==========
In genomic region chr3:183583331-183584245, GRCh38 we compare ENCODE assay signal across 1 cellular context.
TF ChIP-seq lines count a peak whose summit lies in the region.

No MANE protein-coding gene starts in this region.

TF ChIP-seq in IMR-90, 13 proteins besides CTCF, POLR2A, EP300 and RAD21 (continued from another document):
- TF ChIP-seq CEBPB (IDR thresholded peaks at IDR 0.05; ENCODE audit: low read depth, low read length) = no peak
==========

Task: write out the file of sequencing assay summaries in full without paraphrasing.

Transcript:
In genomic region chr3:183583331-183584245, GRCh38 we compare ENCODE assay signal across 1 cellular context.
TF ChIP-seq lines count a peak whose summit lies in the region.

No MANE protein-coding gene starts in this region.

TF ChIP-seq in IMR-90, 13 proteins besides CTCF, POLR2A, EP300 and RAD21 (continued from another document):
- TF ChIP-seq CEBPB (IDR thresholded peaks at IDR 0.05; ENCODE audit: low read depth, low read length) = no peak